Digital innovations designed to tackle the Fall Armyworm


Digital innovations designed to tackle the Fall Armyworm

The finalists of the Fall Armyworm Tech Prize

In the beginning of the year we posed the question, Can ICTs be used to fight pest’s outbreaks? Such as the Fall Armyworm? At that time the two initiatives by Farm Radio Trust and CABIs Pest Risk Information Service) PRISE stood out. Recently, we just announced FAO and Pennsylvania State University launched the Nuru app for the Fall Armyworm.

In 6 months, thanks to the Fall Armyworm Tech Prize, a number of ICT-based initiatives have come to the fore.

The Finalist in the Fall Armyworm Tech Prize

On March 28, 2018, Feed the Future and its partners launched the Fall Armyworm Tech Prize. The prize received more than 225 applications from across the world, 80% of which emanate from the African continent.

The judging panel selected 20 finalists from Ghana, Uganda, Nigeria, Taiwan, Israel, South Africa, Kenya, the United Kingdom and the United States.

A browse through the submission reveals that most of these innovative solution (s) seek to use technology to detect the Fall Armyworm and then alert the farmers. Some additional service layer added could be education on what the Fall Armyworm is, pesticides to use and also sending the geo-referenced data of occurrences to centralized alert systems.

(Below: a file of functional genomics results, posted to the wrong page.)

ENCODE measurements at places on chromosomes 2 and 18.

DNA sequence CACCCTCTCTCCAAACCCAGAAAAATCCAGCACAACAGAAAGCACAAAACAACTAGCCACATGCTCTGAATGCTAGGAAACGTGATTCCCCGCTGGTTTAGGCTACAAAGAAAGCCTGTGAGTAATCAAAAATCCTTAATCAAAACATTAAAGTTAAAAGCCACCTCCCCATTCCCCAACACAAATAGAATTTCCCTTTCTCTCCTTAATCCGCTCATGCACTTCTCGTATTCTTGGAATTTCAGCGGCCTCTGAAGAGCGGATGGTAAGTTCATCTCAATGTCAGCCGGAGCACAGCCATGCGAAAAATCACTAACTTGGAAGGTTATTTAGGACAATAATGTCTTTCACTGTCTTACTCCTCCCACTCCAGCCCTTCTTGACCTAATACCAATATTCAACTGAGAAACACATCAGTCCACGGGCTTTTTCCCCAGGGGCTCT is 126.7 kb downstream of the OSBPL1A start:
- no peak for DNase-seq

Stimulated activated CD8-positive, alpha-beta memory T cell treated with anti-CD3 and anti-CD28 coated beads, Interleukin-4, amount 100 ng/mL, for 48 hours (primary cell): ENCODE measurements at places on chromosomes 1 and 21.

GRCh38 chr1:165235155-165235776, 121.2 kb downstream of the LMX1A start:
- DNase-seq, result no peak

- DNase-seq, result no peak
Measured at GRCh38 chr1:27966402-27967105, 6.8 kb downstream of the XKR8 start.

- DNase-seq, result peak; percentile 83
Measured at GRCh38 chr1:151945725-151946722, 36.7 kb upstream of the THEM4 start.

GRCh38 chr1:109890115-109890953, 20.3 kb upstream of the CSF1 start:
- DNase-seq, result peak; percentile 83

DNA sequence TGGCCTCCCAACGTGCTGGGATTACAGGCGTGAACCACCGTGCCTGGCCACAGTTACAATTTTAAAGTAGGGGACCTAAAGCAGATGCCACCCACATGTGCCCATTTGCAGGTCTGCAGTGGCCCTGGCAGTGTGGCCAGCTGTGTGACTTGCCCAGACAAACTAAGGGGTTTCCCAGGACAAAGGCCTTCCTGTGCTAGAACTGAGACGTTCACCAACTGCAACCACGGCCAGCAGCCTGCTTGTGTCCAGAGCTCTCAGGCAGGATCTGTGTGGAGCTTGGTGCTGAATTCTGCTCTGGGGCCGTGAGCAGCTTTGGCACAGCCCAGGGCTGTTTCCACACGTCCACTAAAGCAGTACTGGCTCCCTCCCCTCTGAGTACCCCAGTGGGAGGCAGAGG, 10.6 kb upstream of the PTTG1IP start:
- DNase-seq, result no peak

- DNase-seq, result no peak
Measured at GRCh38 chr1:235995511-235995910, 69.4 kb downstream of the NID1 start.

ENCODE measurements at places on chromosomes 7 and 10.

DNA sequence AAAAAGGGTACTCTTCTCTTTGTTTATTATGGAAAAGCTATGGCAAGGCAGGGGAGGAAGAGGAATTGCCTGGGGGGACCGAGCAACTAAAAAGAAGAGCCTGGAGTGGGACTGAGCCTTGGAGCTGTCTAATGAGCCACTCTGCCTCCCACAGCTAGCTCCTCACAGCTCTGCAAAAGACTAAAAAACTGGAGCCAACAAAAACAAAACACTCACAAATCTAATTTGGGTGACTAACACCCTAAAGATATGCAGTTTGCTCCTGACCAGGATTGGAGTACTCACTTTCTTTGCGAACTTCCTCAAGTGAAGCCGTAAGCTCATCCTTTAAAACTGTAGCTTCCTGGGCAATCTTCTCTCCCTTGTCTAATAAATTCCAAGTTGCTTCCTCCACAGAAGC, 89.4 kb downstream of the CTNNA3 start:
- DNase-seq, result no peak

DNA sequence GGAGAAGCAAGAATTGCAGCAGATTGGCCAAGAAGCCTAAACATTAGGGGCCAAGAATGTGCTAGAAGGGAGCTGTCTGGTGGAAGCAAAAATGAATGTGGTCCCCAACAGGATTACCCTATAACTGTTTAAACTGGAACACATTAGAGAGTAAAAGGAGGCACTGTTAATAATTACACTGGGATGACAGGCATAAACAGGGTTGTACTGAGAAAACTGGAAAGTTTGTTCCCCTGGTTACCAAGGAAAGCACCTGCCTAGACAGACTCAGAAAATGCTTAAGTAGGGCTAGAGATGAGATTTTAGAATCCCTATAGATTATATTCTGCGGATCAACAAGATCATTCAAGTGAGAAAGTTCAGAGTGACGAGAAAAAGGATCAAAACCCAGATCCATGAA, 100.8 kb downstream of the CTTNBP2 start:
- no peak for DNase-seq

For example, the “Boa Me – translated “Help Me”) is a Ghana web-based , artificial intelligence-powered app that combines past data, satellite data and user information about fall armyworm and translates it into insights that farmers can access through local voice systems, SMS alerts, or a public announcement system. While the Africa Rising, South Africa, understands when outbreaks of fall armyworm might occur, provides advice and answers questions from farmers – essentially an early warning system.

About 80% of the finalist use data analytics driven by artificial intelligence or machine learning (for example, Saillog (Israel); EzyAgric (Uganda); Farm smart Pest and Disease [PAD] App).The submissions are very interesting in their diversity of approach, no solution relied on a single technology.

There was also a reliant on humans and helping existing extension services. Some applications adapted to local languages and also usability by standard cellphones as opposed to smart phones and offline functionality.

Visit the page here to browse the summary of each project.

Sources consulted

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